|Publication number||US6316481 B1|
|Application number||US 09/510,312|
|Publication date||Nov 13, 2001|
|Filing date||Feb 22, 2000|
|Priority date||Feb 23, 1999|
|Also published as||CA2362932A1, CA2362932C, CN1227009C, CN1341022A, DE60009675D1, DE60009675T2, EP1156806A1, EP1156806B1, WO2000050038A1|
|Publication number||09510312, 510312, US 6316481 B1, US 6316481B1, US-B1-6316481, US6316481 B1, US6316481B1|
|Original Assignee||Merck & Co. Inc.|
|Export Citation||BiBTeX, EndNote, RefMan|
|Patent Citations (5), Referenced by (4), Classifications (15), Legal Events (7)|
|External Links: USPTO, USPTO Assignment, Espacenet|
This appln claims benefit of Prov. No. 60/121,253 filed Feb. 23, 1999.
The present invention relates to an improved oral paste formulation of omeprazole.
Omeprazole is a potent inhibitors of gastric acid secretion that acts by inhibiting H+K+-ATPase, the enzyme involved in the final step of hydrogen ion production in the parietal cells, and has been used in the treatment of gastric acid related diseases, such as gastric and duodenal ulcers, in humans. Peptic ulcers are common also in some animals, particularly in horses. Although the etiology of gastro-duodenal ulcers in horses has not been ascertained, it appears that stress plays an important roles in some cases.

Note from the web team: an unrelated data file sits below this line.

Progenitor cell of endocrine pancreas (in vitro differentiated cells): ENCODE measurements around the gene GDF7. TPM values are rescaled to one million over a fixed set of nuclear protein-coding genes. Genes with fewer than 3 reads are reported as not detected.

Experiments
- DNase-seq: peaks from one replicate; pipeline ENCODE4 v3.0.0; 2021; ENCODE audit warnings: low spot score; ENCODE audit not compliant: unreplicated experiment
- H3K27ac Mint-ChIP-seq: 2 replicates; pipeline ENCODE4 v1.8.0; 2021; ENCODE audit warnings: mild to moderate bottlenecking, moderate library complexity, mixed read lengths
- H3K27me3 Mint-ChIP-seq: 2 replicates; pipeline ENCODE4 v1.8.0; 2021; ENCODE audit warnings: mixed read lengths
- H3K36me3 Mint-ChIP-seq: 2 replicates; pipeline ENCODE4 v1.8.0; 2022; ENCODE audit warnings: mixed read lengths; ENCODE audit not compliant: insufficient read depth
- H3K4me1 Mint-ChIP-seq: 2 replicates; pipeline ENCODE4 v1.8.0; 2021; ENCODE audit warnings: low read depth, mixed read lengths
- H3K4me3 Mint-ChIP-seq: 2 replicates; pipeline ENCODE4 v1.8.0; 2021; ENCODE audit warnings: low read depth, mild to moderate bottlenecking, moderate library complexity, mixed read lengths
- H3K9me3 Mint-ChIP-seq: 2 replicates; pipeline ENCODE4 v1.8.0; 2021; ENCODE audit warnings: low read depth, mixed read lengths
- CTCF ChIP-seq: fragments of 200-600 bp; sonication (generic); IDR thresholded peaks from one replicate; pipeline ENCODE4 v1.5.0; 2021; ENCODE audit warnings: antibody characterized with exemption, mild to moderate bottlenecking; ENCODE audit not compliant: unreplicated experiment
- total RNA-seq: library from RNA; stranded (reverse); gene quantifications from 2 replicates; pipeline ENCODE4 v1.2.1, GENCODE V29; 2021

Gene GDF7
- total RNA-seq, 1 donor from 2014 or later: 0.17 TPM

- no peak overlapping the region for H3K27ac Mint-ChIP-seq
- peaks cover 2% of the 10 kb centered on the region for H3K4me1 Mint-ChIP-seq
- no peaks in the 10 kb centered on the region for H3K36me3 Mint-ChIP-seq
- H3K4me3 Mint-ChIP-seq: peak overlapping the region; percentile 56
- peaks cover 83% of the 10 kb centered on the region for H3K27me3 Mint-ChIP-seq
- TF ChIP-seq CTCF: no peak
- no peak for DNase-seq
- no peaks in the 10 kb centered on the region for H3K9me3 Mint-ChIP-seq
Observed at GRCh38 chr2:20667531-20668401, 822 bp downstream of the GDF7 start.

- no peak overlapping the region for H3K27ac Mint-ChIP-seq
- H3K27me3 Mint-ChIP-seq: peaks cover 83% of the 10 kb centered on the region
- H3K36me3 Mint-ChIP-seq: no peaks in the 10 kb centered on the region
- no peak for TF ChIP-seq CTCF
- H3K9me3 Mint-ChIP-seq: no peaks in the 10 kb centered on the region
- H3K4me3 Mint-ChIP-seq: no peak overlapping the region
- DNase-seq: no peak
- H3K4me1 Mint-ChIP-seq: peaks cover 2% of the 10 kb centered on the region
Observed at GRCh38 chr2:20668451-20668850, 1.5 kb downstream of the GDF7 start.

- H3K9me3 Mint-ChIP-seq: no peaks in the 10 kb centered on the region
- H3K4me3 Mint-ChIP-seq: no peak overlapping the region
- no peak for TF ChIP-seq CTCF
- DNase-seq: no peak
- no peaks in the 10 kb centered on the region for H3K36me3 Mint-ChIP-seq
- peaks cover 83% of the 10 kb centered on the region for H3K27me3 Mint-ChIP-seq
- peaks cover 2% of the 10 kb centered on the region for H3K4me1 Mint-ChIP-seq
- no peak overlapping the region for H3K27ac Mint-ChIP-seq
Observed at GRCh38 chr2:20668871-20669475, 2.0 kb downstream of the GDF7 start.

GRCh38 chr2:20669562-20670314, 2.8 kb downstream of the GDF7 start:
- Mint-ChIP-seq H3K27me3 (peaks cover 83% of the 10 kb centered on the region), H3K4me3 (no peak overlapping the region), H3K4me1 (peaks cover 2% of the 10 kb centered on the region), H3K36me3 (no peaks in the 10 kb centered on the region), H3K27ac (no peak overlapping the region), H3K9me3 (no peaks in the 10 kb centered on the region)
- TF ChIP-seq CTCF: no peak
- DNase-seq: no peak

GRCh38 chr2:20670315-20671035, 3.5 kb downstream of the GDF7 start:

Omeprazole is highly acid labile and hence oral formulations are enteric-coated. Enteric coated formulations are expensive and time consuming to manufacture, and requires elaborate technology and equipment. Another disadvantage of enteric coated formulation is its moisture sensitivity.
WO94/25070 discloses oral composition containing a proton pump inhibitor in the form of enteric coated dry particles mixed with a dry gelling agent, the mixture may then be made into a paste-like gel prior to administration. The composition therefore requires enteric coating, with the aforementioned disadvantages associated with such formulation. Furthermore, because such a moist gel is not stable during long-term storage at room temperature it cannot be manufactured and sold as a ready-to-use formulation, rather it must be prepared ex tempore at the time of administration, making it inconvenient to use.
U.S. Pat. No. 5,708,017 describes paste formulations of proton-pump inhibitors comprising a proton-pump inhibitor, a thickening agent, a basifying agent and a hydrophobic oily liquid vehicle.
The present invention provides an improved paste formulation of omeprazole comprising:
(a) about 1% to about 60% w/w of omeprazole,
(b) about 0.1% to about 2% w/w of two to four basifying agents,
(c) about 1% to about 3% w/w of a thickening agent, and
(d) about 30% to about 95% w/w of a hydrophobic oily liquid vehicle comprising
(i) a vegetable oil and
(ii) triglycerides of medium chain fatty acids or propylene glycol diesters of medium chain fatty acids.
Omeprazole is disclosed in U.S. Pat. No. 4,255,432. The amount of omeprazole in the present invention is not particularly critical so long as the drug product remains a semi-solid preparation; generally up to about 60% w/w of omeprazole can be tolerated. Preferably the amount of omeprazole is about 50% w/w or less, and more preferably from about 30 to about 40% w/w.